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Indian President challenged on religious persecution
Donald Tusk, President of the European Commission is meeting India's President Narandra Modi in New Delhi. Religious freedom group ADF want them to discuss persecution.
As the 14th EU-India summit starts, the religious freedom group Alliance Defending Freedom (ADF) have asked EU leaders not to "turn a blind eye" to the oppression and torture in India of religious people. The situation for religious citizens has worsened under the current government. The right-wing Bharatiya Janata Party has been accused of inciting hatred and riots against Christians and other faith groups and are the political arm of the nationalistic Hindutva ("Hinduness") movement.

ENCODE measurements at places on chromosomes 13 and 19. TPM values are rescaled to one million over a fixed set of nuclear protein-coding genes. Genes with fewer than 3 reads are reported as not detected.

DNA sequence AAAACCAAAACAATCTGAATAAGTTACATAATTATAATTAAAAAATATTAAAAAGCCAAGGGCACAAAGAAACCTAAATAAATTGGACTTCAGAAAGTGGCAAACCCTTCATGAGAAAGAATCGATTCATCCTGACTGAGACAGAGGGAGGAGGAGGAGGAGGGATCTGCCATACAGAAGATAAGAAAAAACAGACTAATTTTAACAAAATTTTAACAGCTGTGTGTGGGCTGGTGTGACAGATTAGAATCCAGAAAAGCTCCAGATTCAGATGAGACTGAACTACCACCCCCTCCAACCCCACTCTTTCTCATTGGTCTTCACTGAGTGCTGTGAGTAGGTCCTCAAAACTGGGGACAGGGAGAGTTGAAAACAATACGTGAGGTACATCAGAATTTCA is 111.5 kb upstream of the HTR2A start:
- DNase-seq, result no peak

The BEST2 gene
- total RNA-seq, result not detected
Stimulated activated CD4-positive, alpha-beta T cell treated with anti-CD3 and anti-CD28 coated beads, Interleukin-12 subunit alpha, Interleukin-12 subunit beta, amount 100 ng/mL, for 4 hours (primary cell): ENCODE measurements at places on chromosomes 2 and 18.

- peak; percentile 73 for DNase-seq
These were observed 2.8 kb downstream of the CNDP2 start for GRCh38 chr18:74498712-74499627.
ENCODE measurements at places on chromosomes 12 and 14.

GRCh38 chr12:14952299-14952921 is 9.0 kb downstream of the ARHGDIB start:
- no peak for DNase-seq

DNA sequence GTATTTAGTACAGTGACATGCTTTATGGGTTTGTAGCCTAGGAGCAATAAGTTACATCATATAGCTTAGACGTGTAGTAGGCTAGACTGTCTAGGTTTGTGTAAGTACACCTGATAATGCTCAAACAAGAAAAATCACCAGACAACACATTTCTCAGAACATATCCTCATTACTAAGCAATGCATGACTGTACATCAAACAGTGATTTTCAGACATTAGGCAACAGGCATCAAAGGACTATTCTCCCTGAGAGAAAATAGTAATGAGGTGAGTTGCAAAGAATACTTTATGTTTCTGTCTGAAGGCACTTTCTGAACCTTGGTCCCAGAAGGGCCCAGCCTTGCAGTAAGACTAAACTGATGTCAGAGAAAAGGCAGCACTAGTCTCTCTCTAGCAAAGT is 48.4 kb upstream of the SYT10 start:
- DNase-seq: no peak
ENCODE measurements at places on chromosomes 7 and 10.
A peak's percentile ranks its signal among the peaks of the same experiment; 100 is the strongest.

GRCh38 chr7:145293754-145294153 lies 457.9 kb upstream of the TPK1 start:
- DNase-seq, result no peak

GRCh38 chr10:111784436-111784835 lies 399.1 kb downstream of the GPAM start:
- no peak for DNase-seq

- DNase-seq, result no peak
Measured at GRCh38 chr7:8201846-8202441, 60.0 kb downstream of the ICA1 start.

Anti-conversion laws exist in seven of the 29 states and lawyers allied with ADF in India have reported cases of assaults on missionaries, attacks on churches and the intentional killing of Christians.
Sophie Kuby, Director of EU Advocacy for ADF International, based in Brussels said: "No person should live in fear of being killed, tortured, or oppressed because of their religious beliefs. The EU should not sacrifice the human rights it claims to protect for the sake of a free trade agreement."
She added: "As long as the severe and continuing violations of the right to religious freedom do not have an impact on trade agreements, we cannot speak of a coherent EU commitment to human rights. Religious freedom needs to become a precondition to economic cooperation."
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